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Dell Reboots Takeover With Blackstone, Icahn Offers (Update 1)

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Updated from 8:27 a.m. ET with additional commentary and data throughout.

NEW YORK (TheStreet) -- The biggest private equity buyout since the financial crisis has received a reboot after Dell said on Monday it has two new takeover proposal that trump a $13.65 a share offer the company struck with founder Michael Dell and private equity firm Silver Lake Partners in early February.

A special committee seeking a higher takeover price for Dell said that a consortium of investors led by the Blackstone Group have submitted a $14.25 a share propsal that would allow Dell shareholders either to receive a cash payment at that value or continue to own their publicly traded holding. Francisco Partners and Insight Venture Management will participate in the Blackstone investor group.

Dell also received a $15 a share bid from Carl Icahn's holding company, Icahn Enterprises , which will roll the activist investor's $1 billion stock stake into a takeover and use a mix of stock, debt and financing from Dell's factoring business to fund the deal.

To be seen is whether the Michael Dell-led consortium will try to improve on their February 5 offer to take the struggling PC giant private.

Were Michael Dell to remain a participant in negotiations, he will now have disclose his projections for valuing a bid notes Alex Khutorsky, a managing director at M&A advisory The Valence Group.

"Any competitor coming in with a bid between Michael Dell's own private bid and his public valuation for the company will force him to either give up the company or raise his offer and diminish the return."

The initial deal values Dell's shares at $24.4 billion and relies on over $12 billion in debt financing to go with an equity contribution from Michael Dell worth nearly $4 billion.

"We intend to work diligently with all three potential acquirers to ensure the best possible outcome for Dell shareholders, whichever transaction that may be," Alex Mandl, chairman of the Dell committee, said in a Monday statement.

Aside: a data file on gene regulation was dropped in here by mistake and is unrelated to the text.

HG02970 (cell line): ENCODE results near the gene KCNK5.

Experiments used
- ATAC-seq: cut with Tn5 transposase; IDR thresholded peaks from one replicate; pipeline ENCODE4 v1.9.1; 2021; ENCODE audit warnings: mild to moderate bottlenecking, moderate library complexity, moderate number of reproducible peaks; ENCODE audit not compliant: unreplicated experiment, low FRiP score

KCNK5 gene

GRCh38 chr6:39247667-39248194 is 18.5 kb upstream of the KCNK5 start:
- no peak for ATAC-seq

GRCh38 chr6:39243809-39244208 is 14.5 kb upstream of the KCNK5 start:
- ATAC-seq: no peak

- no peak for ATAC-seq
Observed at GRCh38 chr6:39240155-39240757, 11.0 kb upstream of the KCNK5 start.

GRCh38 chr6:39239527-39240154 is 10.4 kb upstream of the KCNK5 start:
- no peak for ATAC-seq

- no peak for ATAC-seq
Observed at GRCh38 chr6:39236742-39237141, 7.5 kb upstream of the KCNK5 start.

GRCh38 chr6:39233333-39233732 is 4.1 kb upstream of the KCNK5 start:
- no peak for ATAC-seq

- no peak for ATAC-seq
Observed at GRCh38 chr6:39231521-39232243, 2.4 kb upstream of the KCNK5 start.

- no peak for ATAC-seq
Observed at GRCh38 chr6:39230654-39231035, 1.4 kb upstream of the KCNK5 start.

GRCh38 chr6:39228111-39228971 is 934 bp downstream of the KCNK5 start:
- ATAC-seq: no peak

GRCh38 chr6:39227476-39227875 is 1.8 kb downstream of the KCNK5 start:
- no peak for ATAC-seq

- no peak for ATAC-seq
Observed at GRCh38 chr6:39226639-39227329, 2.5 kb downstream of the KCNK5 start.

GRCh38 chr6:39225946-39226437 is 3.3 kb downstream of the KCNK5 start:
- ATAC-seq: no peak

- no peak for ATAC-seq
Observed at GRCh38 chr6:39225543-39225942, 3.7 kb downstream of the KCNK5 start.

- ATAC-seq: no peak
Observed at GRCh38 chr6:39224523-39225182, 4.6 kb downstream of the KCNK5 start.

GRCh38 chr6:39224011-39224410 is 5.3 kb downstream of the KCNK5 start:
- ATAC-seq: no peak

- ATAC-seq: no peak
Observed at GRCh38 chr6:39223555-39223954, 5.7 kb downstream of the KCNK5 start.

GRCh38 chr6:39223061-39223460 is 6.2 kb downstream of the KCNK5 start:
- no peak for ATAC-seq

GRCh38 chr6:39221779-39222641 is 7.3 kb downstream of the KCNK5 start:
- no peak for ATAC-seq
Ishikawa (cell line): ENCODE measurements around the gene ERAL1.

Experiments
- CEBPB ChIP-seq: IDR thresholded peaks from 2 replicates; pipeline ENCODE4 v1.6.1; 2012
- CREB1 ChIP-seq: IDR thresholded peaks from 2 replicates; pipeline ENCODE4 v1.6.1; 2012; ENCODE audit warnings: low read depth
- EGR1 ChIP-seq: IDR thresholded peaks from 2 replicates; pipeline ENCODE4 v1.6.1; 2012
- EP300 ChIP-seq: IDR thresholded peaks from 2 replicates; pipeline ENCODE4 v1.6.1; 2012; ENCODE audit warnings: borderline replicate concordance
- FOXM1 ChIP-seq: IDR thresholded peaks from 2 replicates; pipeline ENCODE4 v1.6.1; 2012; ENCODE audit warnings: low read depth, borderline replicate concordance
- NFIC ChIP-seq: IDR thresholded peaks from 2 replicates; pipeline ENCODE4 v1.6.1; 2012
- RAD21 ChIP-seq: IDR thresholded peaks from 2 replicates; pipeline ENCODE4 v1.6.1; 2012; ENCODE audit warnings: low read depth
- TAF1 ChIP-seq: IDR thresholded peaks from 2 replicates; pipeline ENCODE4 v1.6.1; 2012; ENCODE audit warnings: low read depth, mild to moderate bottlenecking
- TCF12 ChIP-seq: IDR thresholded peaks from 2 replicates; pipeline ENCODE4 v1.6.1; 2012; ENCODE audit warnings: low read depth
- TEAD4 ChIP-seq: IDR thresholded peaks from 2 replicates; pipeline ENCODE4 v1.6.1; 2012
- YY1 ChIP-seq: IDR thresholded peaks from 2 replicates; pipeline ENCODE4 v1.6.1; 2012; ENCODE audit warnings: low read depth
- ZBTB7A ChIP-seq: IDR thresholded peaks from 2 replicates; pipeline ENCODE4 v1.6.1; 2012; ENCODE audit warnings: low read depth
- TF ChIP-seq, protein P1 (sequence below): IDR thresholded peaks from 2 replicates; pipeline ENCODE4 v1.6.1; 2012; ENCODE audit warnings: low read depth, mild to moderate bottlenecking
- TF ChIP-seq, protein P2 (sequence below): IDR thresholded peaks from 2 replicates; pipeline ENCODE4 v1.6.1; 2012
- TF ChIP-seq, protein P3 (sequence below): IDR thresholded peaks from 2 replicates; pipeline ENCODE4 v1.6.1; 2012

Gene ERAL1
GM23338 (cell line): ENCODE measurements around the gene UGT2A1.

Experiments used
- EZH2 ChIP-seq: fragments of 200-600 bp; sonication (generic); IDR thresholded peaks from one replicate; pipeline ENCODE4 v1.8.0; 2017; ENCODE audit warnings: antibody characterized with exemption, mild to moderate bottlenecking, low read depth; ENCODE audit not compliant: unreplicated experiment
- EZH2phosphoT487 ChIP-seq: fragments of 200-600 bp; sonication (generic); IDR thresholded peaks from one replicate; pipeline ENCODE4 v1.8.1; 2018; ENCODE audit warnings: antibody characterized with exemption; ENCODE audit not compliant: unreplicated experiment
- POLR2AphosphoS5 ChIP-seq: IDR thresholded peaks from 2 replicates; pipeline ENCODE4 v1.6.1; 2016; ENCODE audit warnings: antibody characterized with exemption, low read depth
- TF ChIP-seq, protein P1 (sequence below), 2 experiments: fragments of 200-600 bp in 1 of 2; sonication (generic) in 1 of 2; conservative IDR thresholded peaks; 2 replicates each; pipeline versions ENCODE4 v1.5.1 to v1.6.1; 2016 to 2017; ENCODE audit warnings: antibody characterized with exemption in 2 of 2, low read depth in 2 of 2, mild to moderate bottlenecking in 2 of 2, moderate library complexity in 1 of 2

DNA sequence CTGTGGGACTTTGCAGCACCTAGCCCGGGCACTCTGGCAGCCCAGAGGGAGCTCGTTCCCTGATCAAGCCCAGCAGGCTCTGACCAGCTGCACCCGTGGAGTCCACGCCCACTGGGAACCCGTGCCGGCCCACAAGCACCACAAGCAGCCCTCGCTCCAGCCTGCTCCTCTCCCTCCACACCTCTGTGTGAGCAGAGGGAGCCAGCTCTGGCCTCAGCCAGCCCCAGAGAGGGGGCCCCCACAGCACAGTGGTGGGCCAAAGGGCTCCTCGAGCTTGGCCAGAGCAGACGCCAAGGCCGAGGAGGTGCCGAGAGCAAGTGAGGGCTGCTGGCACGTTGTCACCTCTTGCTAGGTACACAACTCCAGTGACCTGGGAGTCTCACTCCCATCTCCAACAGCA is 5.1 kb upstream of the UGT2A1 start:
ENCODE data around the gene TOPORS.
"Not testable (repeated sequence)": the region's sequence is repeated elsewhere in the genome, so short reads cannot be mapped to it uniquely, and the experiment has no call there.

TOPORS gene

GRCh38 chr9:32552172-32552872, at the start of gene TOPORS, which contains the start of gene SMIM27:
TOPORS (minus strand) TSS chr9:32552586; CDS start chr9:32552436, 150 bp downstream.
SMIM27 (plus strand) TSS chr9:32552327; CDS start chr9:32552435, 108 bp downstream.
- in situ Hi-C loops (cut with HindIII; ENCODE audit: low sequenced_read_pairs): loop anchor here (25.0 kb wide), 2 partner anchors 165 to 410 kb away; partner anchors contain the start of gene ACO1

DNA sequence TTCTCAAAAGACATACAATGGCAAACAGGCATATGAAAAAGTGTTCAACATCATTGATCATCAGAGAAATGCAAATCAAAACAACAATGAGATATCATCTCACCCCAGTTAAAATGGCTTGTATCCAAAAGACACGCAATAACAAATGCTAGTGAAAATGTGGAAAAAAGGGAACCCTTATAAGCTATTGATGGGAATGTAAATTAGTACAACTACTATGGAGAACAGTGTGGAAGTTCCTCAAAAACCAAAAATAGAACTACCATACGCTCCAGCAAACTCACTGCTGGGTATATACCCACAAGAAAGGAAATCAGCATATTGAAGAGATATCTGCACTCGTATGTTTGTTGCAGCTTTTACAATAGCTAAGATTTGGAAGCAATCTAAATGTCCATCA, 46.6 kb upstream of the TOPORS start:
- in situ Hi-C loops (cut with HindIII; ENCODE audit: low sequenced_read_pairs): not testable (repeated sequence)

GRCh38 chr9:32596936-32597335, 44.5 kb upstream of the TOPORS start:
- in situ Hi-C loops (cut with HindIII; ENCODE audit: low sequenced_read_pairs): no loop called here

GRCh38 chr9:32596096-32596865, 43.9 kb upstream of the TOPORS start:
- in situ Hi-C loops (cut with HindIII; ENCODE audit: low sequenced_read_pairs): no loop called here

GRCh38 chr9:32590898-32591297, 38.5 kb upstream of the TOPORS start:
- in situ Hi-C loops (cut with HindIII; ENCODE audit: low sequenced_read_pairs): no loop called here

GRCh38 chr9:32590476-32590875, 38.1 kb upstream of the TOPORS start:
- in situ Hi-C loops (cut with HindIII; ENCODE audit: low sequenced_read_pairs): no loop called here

According to the Blackstone-led group's offer, investment bank Morgan Stanley will lead debt financing for the takeover deal, however, the private equity firm didn't specify an exact financing need on its $14.25 a share offer.

The offer, which was sent on March 22 is signed by Chinh E. Chu and David Johnson of Blackstone, Robert A. Kindler, vice chairman of Morgan Stanley and David Fox and Daniel Wolf of law firm Kirkland & Ellis.

Icahn Enterprises' offer seeks to acquire up to 58% of Dell's shares and consists of about $4 billion in cash and an additional $1 billion by way of the company's recently acquired stock for a total of about $5 billion in equity.

Remaining sources of financing will consist of $7.4 billion of cash currently available at Dell, $1.712 billion in new factoring receivables and $5.218 billion in new debt.

"We understand that this Proposed Merger contemplates less total leverage on the Surviving Company than under the February 5 Merger Agreement," Icahn Enterprises noted in its offer.

Southeastern Asset Management and T. Rowe Price, two of Dell's largest independent shareholders that opposed the initial $13.65 a share February deal, would need to roll over their share holdings into the surviving company under the Icahn Enterprises offer.

Were investors to support Icahn's proposal, Icahn Enterprises would own 24.1% of Dell's remaining shares, while Southeastern and T. Rowe Price would hold 16.6% and 9.3% stakes, respectively.

Icahn's proposal references investment bank Jefferies as having advised the firms bid.

"I would find the Icahn deal less attractive," said Howard Ward, chief investment officer at Gamco Investors, in a CNBC interview when asked to contrast the Blackstone and Icahn Enterprises offers disclosed by Dell.

There are clear contrasts in the Silver Lake, Blackstone and Icahn bids, even if some details remain unclear.

Silver Lake's $13.65 a share offer is a full buyout, however, Blackstone's $14.25 offer and Icahn's $15 a share recapitalization will require a valuation of Dell's public equity. Such analysis may prove tricky given uncertainty as to whether founder Michael Dell will remain with the company or what its financial strength will be in the wake of a deal.